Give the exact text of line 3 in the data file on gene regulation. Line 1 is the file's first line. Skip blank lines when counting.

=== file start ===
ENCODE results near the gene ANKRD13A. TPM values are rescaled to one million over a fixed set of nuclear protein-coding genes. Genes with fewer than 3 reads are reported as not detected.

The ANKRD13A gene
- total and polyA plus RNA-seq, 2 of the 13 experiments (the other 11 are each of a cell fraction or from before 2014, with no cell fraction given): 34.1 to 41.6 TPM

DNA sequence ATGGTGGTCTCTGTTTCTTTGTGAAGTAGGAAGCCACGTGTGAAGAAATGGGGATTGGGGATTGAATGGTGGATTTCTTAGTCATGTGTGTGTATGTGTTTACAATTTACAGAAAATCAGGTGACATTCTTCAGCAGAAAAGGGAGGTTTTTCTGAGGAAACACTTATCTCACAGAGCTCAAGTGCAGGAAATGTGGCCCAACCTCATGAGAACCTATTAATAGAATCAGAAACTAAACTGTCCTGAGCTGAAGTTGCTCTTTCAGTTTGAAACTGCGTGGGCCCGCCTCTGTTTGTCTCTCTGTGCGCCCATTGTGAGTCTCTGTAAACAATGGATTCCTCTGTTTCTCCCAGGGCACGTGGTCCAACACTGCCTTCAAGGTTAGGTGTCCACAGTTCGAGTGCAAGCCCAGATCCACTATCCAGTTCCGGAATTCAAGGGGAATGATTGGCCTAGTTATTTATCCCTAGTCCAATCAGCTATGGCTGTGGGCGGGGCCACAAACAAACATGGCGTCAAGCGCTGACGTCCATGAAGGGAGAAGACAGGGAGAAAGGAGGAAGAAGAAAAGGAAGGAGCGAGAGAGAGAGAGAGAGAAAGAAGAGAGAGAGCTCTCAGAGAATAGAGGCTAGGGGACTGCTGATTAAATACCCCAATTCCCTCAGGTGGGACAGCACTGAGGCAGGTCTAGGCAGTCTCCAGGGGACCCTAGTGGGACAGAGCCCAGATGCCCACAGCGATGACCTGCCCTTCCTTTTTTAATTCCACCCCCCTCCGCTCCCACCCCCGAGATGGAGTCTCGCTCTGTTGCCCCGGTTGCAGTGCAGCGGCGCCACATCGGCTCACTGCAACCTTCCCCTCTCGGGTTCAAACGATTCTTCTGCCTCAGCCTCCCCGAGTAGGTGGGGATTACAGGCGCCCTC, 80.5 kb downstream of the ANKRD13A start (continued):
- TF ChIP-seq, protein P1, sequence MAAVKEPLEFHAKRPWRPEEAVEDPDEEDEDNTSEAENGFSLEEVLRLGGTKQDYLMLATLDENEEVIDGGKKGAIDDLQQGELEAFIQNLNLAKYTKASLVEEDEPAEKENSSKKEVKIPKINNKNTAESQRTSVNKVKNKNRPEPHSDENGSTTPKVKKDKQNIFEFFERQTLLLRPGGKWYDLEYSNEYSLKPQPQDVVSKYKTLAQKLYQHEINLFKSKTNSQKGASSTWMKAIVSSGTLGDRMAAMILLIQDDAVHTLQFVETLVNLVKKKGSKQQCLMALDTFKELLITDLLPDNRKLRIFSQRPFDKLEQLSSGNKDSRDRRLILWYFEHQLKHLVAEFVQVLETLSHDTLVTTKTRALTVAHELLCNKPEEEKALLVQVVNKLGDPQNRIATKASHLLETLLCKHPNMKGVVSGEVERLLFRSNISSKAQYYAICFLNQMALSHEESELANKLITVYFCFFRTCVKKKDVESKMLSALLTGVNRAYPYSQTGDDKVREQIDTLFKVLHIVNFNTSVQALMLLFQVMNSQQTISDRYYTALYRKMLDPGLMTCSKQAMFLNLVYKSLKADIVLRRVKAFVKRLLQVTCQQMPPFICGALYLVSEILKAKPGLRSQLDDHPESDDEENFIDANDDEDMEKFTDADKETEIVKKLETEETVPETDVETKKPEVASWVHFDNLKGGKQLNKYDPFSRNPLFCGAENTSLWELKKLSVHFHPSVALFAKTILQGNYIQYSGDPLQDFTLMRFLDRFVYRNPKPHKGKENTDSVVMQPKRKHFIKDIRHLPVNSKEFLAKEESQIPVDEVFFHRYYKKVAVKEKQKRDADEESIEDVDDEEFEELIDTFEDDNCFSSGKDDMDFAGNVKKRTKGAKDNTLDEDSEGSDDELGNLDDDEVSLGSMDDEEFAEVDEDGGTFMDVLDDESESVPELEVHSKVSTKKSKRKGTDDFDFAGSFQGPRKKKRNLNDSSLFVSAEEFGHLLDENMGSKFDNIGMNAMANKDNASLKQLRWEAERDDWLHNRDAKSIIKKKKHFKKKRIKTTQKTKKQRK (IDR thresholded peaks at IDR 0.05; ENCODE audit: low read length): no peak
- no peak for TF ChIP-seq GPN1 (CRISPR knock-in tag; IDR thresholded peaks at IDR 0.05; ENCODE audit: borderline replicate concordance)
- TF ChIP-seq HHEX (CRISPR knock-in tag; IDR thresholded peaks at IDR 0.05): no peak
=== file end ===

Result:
- total and polyA plus RNA-seq, 2 of the 13 experiments (the other 11 are each of a cell fraction or from before 2014, with no cell fraction given): 34.1 to 41.6 TPM